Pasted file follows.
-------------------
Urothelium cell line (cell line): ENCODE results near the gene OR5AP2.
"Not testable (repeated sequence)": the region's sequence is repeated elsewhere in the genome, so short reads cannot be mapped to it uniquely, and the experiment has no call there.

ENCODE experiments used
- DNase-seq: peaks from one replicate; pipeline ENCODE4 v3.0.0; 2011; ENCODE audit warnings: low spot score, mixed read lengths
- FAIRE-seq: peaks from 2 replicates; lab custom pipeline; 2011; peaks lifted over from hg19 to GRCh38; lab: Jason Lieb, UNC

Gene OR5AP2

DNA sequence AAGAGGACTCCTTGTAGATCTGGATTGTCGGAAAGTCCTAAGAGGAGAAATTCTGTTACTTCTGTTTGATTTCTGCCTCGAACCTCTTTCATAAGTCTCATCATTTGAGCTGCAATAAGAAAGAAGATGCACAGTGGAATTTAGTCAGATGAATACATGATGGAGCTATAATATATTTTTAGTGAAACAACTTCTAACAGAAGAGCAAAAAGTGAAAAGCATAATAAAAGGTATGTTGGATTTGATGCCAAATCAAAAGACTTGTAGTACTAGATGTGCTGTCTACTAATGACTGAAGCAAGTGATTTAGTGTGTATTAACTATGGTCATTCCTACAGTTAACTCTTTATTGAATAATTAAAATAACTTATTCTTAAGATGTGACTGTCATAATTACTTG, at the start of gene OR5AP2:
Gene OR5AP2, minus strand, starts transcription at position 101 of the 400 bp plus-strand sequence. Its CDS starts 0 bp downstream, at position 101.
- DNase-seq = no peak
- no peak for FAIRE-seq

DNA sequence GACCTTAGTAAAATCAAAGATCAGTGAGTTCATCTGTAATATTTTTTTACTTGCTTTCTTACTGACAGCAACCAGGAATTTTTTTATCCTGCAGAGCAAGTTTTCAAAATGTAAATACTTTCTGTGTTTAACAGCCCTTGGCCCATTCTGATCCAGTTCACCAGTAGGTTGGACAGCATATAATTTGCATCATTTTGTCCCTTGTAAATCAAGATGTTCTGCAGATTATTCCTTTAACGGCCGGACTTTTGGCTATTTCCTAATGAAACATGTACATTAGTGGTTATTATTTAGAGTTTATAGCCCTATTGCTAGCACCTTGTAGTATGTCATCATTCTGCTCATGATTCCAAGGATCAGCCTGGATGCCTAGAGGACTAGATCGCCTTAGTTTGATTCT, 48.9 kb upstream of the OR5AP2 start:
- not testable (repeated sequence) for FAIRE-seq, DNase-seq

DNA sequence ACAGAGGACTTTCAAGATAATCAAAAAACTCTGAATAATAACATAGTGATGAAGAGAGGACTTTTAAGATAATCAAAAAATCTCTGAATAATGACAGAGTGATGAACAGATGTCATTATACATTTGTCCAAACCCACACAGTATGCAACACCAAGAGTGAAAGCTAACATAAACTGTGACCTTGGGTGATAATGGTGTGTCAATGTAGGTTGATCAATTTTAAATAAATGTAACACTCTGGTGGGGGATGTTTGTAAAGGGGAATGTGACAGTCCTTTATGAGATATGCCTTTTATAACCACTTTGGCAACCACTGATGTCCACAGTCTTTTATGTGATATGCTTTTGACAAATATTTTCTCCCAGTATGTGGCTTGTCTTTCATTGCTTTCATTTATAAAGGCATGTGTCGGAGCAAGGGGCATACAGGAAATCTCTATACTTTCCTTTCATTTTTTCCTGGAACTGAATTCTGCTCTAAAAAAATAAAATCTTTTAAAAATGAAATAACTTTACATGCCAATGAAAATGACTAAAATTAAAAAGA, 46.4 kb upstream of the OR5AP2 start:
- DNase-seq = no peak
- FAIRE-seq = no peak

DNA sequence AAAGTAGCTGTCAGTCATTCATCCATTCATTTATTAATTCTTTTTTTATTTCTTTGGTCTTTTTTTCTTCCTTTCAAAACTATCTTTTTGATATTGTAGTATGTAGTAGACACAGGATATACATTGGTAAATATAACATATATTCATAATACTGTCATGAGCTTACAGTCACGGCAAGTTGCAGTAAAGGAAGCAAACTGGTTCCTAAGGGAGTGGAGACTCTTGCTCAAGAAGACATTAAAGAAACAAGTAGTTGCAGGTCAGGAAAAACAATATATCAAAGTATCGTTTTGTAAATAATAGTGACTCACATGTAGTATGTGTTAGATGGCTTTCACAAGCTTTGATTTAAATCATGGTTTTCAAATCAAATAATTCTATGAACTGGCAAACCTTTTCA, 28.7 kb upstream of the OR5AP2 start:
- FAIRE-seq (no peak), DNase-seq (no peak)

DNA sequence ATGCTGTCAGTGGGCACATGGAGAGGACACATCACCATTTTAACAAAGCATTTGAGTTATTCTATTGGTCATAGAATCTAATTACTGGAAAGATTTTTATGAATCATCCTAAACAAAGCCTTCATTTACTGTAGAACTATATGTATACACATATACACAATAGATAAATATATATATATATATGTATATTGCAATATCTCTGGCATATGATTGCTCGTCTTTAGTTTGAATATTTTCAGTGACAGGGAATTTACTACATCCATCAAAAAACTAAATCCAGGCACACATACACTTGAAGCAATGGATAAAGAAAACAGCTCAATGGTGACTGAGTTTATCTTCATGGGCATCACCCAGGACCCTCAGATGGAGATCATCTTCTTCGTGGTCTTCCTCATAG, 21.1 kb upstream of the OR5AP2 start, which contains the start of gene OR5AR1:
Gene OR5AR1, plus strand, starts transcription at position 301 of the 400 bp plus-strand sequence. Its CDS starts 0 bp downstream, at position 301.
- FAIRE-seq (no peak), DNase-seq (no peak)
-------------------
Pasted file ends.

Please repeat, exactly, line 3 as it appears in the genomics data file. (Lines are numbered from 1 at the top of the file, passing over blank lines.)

ENCODE experiments used